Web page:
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Uzbekistan, a diverse, ancient cultural crossroads
Capital city Tashkent promotes rich cultural heritage preserved in Silk Road cities via tourism initiativesBy Sanjay Kumar
Published : May 16, 2023 - 13:32
Uzbekistan is home to rich cultural diversity, fresh organic food and spiritual sites for some of the world's oldest religions. The country has all the potential of a world-class tourism ecosystem with its harmonization of cultural diversity, efficient connectivity and ongoing infrastructure development under the "New Uzbekistan" vision.
The ancient civilization of Uzbekistan was a crossroads of advanced cultures. Uzbekistan's cities such as Tashkent, Samarkand, Bukhara, Khiva, Nurata, Shahrisabz, Kokand and Termez have important archaeological sites associated with Zoroastrianism, Buddhism, Christianity and Islam.
The country has more than 4,000 historical architectural sites and spiritual heritage sites, over 7,000 historical monuments, more than 160 historically important Muslim sites and dozens of historical sites related to Sufism.
Invasions by Alexander the Great, the Mongols and the Timurids, as well as the profound influence of Islamic scholarship and culture in the medieval period, have all left their mark on Uzbekistan.
Cities like Bukhara and Samarkand have many mosques, madrasas and architectural marvels. Registan Square of Samarkand presents Timurid architecture, while Khiva’s Itchan Kala fortress and Kalta Minor minaret showcase stunning Islamic architecture. Bukhara is home to more than 140 architectural monuments dating back to the Middle Ages.
UNESCO listed the historical centers of Samarkand, Bukhara and Shakhrisyabz, as well as Khiva's Itchan Kala, as cultural heritage properties and the Western Tien-Shan mountain range as a natural heritage site. Uzbekistan’s history, geography and the co-existence of different ethnic groups such as Uzbeks, Tajiks, Kazakhs, Karakalpaks, Jews and Russians have shaped a cohesive diversity of traditions, languages and customs.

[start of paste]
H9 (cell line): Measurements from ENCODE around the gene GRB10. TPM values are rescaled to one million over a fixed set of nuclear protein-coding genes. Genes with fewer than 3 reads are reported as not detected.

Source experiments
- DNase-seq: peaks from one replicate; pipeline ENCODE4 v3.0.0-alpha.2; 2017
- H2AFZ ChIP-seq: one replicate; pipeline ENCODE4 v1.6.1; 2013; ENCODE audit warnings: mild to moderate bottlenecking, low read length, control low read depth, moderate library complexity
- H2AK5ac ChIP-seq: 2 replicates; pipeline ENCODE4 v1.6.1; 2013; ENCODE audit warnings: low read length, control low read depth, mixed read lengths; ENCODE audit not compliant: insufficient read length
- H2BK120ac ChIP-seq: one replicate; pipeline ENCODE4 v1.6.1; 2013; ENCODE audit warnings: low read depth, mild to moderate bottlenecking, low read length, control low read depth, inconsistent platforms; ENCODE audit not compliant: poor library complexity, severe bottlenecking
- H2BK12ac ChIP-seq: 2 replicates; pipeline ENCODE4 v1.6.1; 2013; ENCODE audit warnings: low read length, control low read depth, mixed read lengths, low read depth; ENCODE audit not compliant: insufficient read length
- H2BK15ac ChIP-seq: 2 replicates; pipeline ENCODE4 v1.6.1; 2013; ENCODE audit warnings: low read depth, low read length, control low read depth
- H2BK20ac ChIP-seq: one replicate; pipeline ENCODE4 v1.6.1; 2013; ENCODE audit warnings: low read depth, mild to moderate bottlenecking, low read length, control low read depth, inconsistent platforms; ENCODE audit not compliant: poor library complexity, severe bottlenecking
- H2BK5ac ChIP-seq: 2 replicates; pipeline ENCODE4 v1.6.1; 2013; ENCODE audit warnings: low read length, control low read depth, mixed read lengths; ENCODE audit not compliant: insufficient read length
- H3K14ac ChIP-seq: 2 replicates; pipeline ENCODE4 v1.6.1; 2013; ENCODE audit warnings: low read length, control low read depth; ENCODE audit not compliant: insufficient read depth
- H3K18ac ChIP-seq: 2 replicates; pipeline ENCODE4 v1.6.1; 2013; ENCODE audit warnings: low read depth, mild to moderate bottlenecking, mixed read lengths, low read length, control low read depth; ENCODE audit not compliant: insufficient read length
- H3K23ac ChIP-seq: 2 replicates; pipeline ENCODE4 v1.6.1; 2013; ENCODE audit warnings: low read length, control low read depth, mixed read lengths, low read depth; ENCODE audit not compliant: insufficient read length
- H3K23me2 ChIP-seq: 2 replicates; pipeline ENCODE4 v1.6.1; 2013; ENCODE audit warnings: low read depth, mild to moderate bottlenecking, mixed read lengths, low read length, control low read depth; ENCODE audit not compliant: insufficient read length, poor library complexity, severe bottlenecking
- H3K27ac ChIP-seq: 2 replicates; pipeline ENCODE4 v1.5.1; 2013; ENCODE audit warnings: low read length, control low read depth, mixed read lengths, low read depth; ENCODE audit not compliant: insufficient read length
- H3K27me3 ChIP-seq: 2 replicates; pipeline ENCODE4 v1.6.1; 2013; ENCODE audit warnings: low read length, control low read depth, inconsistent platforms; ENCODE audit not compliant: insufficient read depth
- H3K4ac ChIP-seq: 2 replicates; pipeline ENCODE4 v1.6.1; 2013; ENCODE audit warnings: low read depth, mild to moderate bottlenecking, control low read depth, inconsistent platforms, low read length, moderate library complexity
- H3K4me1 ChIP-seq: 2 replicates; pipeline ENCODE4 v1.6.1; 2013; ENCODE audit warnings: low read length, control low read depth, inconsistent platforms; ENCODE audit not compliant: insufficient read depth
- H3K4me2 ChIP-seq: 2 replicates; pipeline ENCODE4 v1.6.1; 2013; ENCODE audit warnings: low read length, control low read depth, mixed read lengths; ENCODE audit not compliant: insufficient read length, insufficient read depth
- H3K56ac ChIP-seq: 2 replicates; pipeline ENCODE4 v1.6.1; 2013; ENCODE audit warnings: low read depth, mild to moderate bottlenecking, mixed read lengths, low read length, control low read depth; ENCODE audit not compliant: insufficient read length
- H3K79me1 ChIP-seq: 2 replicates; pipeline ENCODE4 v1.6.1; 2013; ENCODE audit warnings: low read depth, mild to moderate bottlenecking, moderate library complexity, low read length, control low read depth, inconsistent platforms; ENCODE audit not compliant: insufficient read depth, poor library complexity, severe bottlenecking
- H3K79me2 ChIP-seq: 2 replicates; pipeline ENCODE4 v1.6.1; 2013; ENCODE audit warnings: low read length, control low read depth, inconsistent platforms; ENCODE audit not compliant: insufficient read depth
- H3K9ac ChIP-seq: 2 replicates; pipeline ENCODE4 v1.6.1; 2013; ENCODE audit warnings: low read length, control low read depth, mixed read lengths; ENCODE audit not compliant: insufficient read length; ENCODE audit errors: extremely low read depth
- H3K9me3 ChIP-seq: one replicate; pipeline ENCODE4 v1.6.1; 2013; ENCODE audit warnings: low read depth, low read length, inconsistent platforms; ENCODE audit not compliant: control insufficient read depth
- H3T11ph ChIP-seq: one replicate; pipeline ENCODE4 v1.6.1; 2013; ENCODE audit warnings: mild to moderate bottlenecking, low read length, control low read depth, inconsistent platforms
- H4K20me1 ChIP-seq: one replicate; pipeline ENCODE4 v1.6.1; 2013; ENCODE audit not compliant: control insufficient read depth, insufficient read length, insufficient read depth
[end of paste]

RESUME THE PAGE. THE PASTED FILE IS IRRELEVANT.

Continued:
Uzbekistan's people have deep respect for family, hospitality and tradition. Uzbeks take pride in making their guests feel comfortable and well-fed, and their traditional foods -- plov (Uzbek rice pilaf), shashlik (skewered grilled meat) and obi non (bread baked inside a clay oven) -- form a major part of their everyday life.
Connectivity for tourists
In today's Uzbekistan, one can reach any part of the country using taxis, subways, trains, buses, flights and personal vehicles. Transportation is convenient and prices are comparatively cheaper than in many other parts of the world.
The Silk Road cities of Tashkent, Samarkand, Bukhara and Khiva are connected by Central Asia’s fastest high-speed train, the Afrosiyob, run by Uzbekistan Railways, which runs at a speed of 250km/h.
The international airports of Uzbekistan operate as transit airports connecting many countries to the east and west.
In the capital of Tashkent specifically, along with landmark spots like the traditional Chorsu Bazaar, Magic City amusement park, Tashkent TV Tower, Amir Timur Square, the Tashkent Metro, Uzbekistan’s State Museum of History and the Amir Timur Museum, tourists are showing interest in seeing New Uzbekistan National Park, newly designed foreign restaurants and pubs and Tashkent's Olympic City project for hosting the 2025 Asian Youth Games.
Recent government initiatives
Uzbekistan's government is carrying out reforms to attract foreign investment and promote tourism. Projected investments in Tashkent's tourism industry in 2021-2023 hit $903.6 million, with 66 new hotels, 12 shopping and entertainment centers, nine parks and three artisan centers, according to government sources.
With the initiative, "Concept for the Development of Tourism in Uzbekistan for 2019-2025," the Uzbekistan government took strides to simplify licensing procedures for operating accommodation facilities, which yielded remarkable results, leading to a surge in the number of guesthouses and hostels, even in rural areas. In line with the ambitious "Development Strategy of the New Uzbekistan for 2022-2026" project, the Uzbek government aims to invite 9 million foreign tourists.
The country is set to introduce a barrier-free tourism infrastructure in its major tourist cities and develop new tourist zones in Zaamin, Farish, Bakhmal, and the Aidar-Arnasay system of lakes to transform Samarkand into a bustling gateway for tourism.
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